August 16, 2022

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Theater Holding Auditions for ‘Clue’ -

Sunday, August 7, 2022

Shakespeare Heads to St. Mary’s City -

Tuesday, August 2, 2022

Young Artists Sought for Sotterley Contest -

Thursday, July 28, 2022

St. Mary’s, Eat, Live, and Be Healthy -

Saturday, July 23, 2022

Morning Coffee: O’Malley May Veto Wind Farm Delay

Eastern Shore wind energy

Morning Coffee is a robust blend of links to news around the internet concerning the Naval Air Station Patuxent River economic community. The opinions expressed here do not necessarily reflect those of the Leader’s owners or staff.Morning Coffee logo

wind turbine farmMaryland Governor Martin O’Malley could veto legislation that delays the Eastern Shore wind project as the state Senate prepares to take up the bill next week, reports Delmarva Public Radio. Mike Tidwell, Executive Director of the Chesapeake Climate Action Network, said last Thursday, “We don’t expect the bill to get to his desk to begin with, but if it does one would assume he, being a vigorous opponent of the bill, would be facing the prospect of a possible veto.” NAS Patuxent River representatives believe that the 600 foot windmills would interfere with radar during flight testing in the area and want a 15-month delay to study the issue even though an agreement has been reached between DoD and Green Pioneer, the wind farm contractor. House Minority Whip Steny Hoyer supports the delay.

Senate Democrat leadership has removed elimination of sequestration defense and domestic spending cuts from its immediate agenda, reports DefenseNews. Senate Majority Leader Sen. Harry Reid and other top Democrats listed other legislative priorities in a presentation last Wednesday, which did not include elimination of the remaining eight years of sequestration. Loren Thompson, a defense consultant, said, “Senate Democrats have figured out that sequestration relief will be an annual battle rather than a one-time event. The record to date indicates that partial relief is feasible — the full weight of the Budget Control Act will not fall on the Pentagon in 2013, 2014 or 2015 — but outright repeal requires a change in partisan control of the lower chamber.”

The Navy disclosed its reasoning on why it wants to buy 22 more Boeing EA-18G Growlers instead of concentrating procurement funding on the Lockheed F-35 stealth fighter, reports BreakingDefense. The EA-18G emits a broader set of electronic warfare frequencies than the F-35 which means that the two planes flying together are a much more effective strike force than either one flying on its own. Rear Adm. Michael Manazir said last week that the EA-18G “supplements and complements” the F-35. Adm. Manazir said the new planes were not needed for strictly naval missions but for joint forces, including fighting alongside our allies. However, Forbes presents its case as to why the F-35 does not need support from off-board jammers and provides five reasons why the F-35 will be self-sufficient against well equipped enemies.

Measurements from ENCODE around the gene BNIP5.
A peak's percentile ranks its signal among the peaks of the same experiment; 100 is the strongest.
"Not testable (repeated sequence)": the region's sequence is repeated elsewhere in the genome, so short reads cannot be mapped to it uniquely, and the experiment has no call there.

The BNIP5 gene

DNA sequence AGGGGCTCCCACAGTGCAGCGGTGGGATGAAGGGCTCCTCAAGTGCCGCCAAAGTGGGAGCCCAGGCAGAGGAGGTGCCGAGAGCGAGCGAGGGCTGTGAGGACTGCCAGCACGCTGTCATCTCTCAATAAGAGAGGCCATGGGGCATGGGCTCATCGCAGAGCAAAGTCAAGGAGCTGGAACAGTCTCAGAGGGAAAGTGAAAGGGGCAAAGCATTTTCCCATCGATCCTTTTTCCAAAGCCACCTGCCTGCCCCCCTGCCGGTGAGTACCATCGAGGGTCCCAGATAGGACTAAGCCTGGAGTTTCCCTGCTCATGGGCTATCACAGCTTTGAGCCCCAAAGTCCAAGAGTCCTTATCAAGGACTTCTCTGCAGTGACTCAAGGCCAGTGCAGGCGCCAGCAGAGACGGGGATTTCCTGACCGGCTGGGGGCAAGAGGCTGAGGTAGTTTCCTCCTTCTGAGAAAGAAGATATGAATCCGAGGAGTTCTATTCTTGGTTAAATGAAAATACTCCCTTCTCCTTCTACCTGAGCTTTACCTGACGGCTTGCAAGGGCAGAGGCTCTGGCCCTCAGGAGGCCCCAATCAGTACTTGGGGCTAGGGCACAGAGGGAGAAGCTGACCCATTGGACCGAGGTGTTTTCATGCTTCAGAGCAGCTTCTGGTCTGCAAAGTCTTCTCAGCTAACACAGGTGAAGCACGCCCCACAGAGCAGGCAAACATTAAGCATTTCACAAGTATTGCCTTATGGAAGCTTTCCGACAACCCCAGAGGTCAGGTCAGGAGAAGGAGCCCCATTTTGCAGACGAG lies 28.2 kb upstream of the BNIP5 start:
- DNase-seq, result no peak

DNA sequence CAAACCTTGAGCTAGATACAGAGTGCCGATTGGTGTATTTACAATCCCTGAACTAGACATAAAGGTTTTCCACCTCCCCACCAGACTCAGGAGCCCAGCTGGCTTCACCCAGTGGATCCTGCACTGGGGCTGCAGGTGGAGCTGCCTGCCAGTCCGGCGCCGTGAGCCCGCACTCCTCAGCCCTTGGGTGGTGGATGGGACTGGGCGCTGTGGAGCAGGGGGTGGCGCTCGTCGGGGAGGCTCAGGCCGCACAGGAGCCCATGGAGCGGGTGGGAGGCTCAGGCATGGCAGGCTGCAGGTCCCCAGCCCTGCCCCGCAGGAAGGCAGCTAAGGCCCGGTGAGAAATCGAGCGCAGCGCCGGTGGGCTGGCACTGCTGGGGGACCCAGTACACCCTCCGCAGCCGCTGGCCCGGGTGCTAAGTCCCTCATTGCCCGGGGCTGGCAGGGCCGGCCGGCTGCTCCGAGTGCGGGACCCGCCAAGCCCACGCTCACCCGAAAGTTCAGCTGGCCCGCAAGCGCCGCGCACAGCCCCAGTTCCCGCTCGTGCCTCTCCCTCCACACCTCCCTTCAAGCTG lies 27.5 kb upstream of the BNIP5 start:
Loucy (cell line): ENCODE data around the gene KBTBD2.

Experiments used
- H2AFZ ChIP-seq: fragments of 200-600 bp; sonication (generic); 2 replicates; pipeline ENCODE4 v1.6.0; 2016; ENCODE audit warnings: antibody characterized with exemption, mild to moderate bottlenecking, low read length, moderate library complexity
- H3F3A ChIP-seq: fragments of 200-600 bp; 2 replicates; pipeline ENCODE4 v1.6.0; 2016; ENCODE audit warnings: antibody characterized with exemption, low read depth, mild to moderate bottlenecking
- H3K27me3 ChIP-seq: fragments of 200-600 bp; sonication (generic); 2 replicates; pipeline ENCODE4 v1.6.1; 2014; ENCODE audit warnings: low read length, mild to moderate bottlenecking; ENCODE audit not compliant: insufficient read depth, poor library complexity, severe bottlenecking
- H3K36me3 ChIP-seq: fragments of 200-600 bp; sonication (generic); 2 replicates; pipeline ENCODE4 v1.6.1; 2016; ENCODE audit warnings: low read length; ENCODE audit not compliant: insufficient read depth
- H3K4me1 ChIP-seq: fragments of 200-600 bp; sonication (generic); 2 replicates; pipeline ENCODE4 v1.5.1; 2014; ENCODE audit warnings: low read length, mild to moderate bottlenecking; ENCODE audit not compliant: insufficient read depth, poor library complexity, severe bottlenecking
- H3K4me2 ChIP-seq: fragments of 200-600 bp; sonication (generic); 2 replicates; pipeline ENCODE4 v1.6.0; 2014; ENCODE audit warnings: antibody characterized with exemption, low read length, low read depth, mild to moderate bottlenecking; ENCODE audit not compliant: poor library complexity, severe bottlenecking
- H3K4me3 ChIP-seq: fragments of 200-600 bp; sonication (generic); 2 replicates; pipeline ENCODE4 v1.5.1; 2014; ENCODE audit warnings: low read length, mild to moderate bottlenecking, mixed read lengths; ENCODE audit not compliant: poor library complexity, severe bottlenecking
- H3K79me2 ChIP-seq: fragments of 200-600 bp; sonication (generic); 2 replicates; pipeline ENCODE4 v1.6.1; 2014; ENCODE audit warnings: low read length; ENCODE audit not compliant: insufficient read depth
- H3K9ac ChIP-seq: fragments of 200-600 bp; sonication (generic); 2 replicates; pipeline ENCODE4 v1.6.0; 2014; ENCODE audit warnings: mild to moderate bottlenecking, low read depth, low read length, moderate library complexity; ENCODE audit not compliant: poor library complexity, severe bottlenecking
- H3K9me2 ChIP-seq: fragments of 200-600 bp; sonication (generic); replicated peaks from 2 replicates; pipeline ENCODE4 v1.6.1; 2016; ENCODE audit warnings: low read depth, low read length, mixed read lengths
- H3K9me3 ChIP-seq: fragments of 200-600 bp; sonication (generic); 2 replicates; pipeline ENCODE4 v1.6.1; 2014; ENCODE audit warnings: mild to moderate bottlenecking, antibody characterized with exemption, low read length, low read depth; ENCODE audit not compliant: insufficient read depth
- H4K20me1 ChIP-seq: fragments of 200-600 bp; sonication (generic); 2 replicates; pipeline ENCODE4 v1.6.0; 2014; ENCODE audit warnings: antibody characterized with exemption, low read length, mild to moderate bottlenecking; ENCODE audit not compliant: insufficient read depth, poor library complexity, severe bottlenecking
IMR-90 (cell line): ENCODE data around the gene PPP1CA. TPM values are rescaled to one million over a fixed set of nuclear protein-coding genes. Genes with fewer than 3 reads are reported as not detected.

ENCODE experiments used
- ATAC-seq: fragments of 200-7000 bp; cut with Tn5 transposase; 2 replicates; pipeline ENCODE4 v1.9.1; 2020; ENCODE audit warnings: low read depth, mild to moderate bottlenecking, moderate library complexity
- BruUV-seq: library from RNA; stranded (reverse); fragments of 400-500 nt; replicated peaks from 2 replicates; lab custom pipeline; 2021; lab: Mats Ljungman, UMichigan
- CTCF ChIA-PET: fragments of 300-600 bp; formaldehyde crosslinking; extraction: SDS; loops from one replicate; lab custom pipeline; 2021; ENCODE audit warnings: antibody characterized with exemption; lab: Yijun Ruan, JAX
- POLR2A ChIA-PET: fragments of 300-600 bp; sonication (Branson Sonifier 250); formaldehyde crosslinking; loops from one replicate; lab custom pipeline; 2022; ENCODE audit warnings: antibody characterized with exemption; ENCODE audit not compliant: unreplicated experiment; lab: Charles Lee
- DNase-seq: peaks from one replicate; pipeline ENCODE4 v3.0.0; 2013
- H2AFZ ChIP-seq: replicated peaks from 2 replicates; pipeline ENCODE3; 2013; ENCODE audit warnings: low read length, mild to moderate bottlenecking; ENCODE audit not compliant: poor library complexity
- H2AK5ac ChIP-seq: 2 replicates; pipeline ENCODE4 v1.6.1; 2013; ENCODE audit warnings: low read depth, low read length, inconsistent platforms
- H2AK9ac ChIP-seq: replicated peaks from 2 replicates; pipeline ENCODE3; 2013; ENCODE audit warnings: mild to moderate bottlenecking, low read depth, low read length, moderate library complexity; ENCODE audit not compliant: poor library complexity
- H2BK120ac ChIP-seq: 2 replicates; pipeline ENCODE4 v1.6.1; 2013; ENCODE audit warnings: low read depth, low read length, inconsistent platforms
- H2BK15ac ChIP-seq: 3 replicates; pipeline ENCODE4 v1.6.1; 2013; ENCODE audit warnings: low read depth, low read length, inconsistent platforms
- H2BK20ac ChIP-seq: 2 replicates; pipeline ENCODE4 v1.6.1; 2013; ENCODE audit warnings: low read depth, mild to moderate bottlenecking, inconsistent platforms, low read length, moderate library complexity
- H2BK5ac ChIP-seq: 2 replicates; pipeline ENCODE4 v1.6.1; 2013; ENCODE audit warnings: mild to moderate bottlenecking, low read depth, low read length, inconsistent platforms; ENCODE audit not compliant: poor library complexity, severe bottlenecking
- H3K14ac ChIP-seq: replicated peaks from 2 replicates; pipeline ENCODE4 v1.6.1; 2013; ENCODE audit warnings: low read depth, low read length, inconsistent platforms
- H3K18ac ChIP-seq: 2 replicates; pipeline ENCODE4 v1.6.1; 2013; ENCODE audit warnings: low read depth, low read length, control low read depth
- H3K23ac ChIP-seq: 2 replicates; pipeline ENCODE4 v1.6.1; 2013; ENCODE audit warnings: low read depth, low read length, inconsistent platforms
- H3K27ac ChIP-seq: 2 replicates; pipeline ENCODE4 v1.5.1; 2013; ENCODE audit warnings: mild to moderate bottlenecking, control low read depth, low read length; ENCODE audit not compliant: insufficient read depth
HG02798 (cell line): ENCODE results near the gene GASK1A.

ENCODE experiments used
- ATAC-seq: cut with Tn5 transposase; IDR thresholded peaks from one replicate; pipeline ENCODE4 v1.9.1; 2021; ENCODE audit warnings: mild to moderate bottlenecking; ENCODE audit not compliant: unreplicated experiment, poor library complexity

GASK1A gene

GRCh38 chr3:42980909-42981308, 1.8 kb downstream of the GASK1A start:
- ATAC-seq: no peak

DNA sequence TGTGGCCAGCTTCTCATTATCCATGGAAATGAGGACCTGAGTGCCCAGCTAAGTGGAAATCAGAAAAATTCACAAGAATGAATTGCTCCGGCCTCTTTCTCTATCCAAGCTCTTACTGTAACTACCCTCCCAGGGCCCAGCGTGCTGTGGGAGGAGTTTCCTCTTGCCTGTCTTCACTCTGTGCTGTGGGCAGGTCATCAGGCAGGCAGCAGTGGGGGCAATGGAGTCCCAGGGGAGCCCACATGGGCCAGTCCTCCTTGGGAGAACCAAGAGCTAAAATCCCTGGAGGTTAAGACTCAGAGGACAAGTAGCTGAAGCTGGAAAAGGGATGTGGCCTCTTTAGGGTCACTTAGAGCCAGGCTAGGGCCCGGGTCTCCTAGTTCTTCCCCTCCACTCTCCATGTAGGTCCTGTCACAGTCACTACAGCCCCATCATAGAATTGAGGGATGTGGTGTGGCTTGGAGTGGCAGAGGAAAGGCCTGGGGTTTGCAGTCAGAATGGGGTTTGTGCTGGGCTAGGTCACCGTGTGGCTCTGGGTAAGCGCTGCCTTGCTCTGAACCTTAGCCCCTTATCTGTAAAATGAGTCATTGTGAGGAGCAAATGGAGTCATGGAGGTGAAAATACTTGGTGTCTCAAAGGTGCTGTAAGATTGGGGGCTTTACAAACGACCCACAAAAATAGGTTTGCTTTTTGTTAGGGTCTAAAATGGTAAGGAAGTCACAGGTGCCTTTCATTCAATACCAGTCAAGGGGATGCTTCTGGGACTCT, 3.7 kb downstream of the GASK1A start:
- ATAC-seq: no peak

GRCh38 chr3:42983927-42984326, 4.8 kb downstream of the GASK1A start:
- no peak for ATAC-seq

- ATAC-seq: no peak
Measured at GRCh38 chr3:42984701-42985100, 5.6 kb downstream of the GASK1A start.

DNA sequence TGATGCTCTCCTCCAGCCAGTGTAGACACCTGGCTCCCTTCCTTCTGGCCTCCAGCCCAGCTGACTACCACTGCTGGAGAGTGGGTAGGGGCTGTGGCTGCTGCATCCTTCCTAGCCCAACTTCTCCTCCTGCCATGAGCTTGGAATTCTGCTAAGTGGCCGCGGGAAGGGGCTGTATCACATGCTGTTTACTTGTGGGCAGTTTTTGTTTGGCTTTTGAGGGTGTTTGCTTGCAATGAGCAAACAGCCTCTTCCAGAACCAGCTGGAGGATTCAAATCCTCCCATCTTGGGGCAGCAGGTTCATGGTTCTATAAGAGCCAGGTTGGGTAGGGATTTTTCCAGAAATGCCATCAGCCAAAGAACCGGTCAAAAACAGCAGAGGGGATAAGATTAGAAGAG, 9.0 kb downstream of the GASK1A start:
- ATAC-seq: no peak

DoD has quietly cut billions of dollars from troop compensation in recent years as the flow of cash benefits known as special pays and incentive pays has slowed dramatically, according to the Military Times. The decline is driven by overreaching changes affecting the military including fewer wartime deployments, which means less hostile fire pay, and a slow economy which translates into fewer, and smaller, retention bonuses. With all four service branches facing personnel cuts, many troops are willing to take any job they’re offered, reducing the need for assignment incentive pay.

A former Navy Top Gun instructor is warning that sailors are leaving the service in reaction to the military’s social conditioning programs, according to the Washington Times. F-18 pilot Cmdr. Guy Snodgrass indicated that sailors are frustrated with the constant emphasis on social issues, an apparent allusion to gays in the military, women in combat and sexual harassment abatement programs. Cmdr. Snodgrass said, “Sailors continue to cite the over-focus on social issues by senior leadership, above and beyond discussions on war fighting — a fact that demoralizes junior and mid-grade officers alike.”

More than 3,100 new F-35 Joint Strike Fighter warplanes will be purchased by the US and its allies over the next few years, according to Today. Lockheed Martin is developing three models for the US military and eight partner nations that helped fund the stealth plane’s development. The US is buying more than 2,400 F-35s and the United Kingdom plans to buy a total of 138 F-35 B-models.

Lockheed Martin’s latest effort to help build a new fleet of presidential helicopters got a boost from President Obama who put $388 million for the new choppers into next fiscal year’s proposed budget, reports Binghamton Homepage. Lockheed is part of the only team that bid on the project which already has $80 million in funding in this year’s federal spending plan. Sen. Chuck Schumer said, “The old [helicopter] is old and outdated. You need not only to keep the President safe but he’s got to be in communication no matter where and when and how he is.” Schumer expects the contract will be awarded late this spring or early summer.

 

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